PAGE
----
The distribution of Crack is illegal… as is its consumption. Opioids are legal to distribute and to consume. The problem comes in the fact that the way physicians prescribe opioids is far too loose, leading to addiction.

      Granted, the Opioid addict, once he runs out of doctors who are willing to prescribe to him (and believe me, it could take months or years to reach this point because of how lax doctors are about it) then he turns to illegal channels. But even then, the channels that supply illegal opioids are far less prone to violence than crack distribution channels.

      The best analogy for understanding the difference is like two people who are trying to overcome different addictions. One is addicted to cigarettes and the other is a food addict.

      Nicotine addiction is very tough to break, but the one thing going for it is that nicotine isn’t a required substance for life. The person, with enough will power, can just walk away from his cigarettes, and while the symptoms of withdrawal will be difficult, he won’t perish by walking away from his addiction.

      The food addict has a much tougher challenge… he must find a way to break his addiction while still consuming the very substance to which he’s addicted. To treat food like tobacco when it comes to breaking an addiction will kill the addict.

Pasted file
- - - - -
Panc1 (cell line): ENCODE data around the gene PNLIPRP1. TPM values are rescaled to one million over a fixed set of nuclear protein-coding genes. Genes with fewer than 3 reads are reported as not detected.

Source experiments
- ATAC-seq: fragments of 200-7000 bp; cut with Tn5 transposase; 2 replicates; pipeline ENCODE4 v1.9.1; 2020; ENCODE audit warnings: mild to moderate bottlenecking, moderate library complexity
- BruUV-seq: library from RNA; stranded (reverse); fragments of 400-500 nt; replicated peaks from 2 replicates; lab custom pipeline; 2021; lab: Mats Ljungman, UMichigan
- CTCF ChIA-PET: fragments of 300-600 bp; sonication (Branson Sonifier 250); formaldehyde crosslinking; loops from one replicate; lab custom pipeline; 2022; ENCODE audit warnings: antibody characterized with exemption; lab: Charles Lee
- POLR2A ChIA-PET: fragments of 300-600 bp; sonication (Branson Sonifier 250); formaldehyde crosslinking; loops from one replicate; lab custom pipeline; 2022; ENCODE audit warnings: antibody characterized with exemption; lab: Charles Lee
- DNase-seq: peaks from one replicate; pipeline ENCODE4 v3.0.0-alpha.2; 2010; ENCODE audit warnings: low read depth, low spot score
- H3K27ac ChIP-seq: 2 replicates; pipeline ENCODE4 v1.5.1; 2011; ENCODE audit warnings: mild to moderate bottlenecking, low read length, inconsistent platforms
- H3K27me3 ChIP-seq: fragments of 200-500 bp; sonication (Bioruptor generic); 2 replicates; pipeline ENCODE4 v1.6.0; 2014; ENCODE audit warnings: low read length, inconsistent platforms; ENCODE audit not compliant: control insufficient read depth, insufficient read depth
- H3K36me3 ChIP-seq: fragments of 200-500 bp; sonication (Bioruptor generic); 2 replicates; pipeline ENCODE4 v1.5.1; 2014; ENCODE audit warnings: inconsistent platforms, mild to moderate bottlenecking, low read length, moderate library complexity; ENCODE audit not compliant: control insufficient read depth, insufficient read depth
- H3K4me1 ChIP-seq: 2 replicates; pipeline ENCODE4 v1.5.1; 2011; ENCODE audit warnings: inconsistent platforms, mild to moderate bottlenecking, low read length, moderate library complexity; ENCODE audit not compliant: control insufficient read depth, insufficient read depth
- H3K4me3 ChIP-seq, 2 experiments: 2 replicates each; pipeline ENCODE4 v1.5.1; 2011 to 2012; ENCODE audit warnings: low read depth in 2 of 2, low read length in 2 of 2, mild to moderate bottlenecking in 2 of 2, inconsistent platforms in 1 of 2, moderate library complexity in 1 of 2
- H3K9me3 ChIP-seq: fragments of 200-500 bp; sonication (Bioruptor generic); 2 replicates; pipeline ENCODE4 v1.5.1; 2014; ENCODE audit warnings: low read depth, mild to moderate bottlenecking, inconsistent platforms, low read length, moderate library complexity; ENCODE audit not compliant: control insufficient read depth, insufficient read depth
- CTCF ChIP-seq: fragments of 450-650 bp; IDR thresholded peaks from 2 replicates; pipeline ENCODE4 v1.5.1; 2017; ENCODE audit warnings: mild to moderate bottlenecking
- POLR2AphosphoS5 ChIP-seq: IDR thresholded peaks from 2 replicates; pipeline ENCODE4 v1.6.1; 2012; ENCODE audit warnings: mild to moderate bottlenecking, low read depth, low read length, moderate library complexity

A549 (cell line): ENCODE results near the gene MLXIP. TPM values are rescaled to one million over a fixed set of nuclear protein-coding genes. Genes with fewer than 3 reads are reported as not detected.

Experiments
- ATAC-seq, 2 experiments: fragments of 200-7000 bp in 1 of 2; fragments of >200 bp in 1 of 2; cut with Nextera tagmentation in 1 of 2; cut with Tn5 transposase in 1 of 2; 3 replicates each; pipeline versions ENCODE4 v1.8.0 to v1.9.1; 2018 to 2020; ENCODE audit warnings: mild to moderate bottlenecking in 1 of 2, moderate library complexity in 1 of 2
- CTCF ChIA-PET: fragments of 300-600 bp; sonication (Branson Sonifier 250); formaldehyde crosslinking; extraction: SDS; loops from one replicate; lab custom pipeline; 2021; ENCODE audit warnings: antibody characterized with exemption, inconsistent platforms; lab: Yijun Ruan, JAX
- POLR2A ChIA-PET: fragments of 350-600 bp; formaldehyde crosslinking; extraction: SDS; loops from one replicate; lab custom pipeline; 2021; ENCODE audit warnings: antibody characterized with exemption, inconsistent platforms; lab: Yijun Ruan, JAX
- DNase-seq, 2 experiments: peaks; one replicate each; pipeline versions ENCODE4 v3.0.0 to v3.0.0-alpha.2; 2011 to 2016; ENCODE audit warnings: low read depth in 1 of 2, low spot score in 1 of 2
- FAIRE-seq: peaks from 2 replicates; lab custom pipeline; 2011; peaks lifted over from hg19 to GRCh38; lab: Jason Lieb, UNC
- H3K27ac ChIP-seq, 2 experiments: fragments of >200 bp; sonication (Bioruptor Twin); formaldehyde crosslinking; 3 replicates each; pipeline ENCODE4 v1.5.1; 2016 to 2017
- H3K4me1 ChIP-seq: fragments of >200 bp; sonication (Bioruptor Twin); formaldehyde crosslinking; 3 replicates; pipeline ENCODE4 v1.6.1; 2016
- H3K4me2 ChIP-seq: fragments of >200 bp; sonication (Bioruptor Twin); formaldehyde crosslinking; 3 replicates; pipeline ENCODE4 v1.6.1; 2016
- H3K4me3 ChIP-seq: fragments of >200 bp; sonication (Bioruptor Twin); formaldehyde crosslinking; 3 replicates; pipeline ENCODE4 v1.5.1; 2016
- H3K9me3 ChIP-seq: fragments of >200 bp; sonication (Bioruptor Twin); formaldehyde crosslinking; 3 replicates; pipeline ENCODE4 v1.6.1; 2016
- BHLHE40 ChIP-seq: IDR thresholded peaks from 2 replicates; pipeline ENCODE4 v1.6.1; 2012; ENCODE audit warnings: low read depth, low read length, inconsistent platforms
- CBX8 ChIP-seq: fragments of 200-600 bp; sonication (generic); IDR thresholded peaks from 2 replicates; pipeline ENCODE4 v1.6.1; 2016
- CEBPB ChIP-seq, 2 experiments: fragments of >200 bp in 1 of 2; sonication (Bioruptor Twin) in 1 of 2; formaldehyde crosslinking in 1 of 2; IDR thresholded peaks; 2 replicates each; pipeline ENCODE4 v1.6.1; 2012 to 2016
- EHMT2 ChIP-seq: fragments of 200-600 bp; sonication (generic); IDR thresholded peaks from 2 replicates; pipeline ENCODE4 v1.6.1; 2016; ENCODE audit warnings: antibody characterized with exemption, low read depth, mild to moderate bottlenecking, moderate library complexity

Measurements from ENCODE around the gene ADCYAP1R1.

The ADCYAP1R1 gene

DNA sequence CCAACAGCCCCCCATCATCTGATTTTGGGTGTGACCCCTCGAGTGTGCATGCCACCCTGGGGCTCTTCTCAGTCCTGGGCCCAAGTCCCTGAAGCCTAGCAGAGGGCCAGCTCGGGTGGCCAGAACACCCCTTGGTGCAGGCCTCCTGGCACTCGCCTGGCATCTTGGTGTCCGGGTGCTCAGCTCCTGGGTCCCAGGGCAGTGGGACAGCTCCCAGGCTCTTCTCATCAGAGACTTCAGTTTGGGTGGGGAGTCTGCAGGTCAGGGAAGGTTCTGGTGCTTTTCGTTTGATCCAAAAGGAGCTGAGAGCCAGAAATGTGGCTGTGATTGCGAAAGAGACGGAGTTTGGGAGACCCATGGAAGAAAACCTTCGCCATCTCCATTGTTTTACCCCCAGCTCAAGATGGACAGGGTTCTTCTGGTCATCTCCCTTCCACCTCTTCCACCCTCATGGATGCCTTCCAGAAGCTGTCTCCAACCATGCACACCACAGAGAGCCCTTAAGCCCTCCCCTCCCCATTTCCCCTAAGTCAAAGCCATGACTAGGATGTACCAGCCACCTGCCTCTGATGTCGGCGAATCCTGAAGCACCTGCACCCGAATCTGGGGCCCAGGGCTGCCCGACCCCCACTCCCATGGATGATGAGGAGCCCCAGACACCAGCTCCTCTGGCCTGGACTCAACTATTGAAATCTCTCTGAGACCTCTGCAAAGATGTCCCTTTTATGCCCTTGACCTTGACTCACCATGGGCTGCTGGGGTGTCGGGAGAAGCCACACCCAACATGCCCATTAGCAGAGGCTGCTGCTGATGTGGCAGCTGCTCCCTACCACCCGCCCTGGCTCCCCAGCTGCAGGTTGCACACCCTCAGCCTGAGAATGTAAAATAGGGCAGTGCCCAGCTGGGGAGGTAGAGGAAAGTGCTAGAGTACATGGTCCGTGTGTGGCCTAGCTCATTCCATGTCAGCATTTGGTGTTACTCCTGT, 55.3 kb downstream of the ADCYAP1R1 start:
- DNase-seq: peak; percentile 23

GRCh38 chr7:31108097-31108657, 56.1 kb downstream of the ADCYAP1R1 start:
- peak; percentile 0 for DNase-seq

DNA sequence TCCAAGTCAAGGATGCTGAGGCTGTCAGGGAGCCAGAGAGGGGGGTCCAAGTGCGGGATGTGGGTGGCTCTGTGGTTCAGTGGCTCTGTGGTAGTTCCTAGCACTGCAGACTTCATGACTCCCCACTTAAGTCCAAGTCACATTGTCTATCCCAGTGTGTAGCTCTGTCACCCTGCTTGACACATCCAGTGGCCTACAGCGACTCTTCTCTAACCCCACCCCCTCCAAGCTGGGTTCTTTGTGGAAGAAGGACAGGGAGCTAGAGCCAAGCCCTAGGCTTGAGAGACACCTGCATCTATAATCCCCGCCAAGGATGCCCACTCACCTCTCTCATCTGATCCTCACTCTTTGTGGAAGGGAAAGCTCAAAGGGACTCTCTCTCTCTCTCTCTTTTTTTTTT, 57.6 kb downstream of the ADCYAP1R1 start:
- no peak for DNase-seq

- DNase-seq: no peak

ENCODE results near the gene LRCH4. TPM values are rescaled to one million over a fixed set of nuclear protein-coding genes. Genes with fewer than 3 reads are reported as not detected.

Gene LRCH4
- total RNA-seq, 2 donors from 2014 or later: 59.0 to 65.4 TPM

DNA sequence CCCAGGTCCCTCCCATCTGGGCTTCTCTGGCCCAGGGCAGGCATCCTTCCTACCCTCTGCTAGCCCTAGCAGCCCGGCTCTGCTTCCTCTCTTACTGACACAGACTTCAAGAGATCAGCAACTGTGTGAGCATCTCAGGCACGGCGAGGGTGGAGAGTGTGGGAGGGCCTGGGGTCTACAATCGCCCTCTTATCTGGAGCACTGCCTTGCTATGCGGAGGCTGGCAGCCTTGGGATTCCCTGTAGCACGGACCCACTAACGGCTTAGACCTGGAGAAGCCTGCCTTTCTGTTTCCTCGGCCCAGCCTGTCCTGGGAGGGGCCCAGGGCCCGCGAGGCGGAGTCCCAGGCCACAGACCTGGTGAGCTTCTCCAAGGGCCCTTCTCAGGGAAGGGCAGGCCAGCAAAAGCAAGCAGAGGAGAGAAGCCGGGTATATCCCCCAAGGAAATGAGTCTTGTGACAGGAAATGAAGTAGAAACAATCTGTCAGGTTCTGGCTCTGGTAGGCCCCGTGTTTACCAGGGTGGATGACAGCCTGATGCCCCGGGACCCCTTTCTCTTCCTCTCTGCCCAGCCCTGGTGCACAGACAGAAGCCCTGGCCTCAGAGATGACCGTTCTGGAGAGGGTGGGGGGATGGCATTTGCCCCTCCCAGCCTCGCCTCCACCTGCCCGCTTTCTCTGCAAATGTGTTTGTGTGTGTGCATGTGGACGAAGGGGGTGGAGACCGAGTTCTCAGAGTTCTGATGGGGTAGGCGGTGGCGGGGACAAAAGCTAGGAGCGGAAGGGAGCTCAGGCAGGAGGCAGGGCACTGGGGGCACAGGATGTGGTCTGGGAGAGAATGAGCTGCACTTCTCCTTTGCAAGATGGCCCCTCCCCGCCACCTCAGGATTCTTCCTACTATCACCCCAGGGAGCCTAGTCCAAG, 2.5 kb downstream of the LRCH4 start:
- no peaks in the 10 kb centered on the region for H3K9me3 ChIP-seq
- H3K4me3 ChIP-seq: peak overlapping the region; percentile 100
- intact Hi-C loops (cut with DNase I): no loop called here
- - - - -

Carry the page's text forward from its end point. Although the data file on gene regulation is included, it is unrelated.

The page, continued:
Crack has NO beneficial impacts on society, so society should treat it like this smoker would treat his tobacco addiction. Root it out, eliminate it, drive its consumption to ZERO.

      Opioids on the other hand DO have a beneficial impact on society when they are used properly. Some people experience incredible levels of pain due to illnesses, injuries, etc, and opioids dramatically improve the quality of life for an individual dealing with such suffering. Therefore, it must be treated more like the food addiction. Better control over who receives a prescription and how many pills are given and how many refills are granted so as to prevent the addiction from occurring in the first place.

      The question of Crack vs. Opioids is not an issue of race as some on the left try to assert… its a difference between addressing a substance with NO societal benefit and addressing a substance with significant societal benefit.

      • Trash63 December 20, 2020, 1:03 pm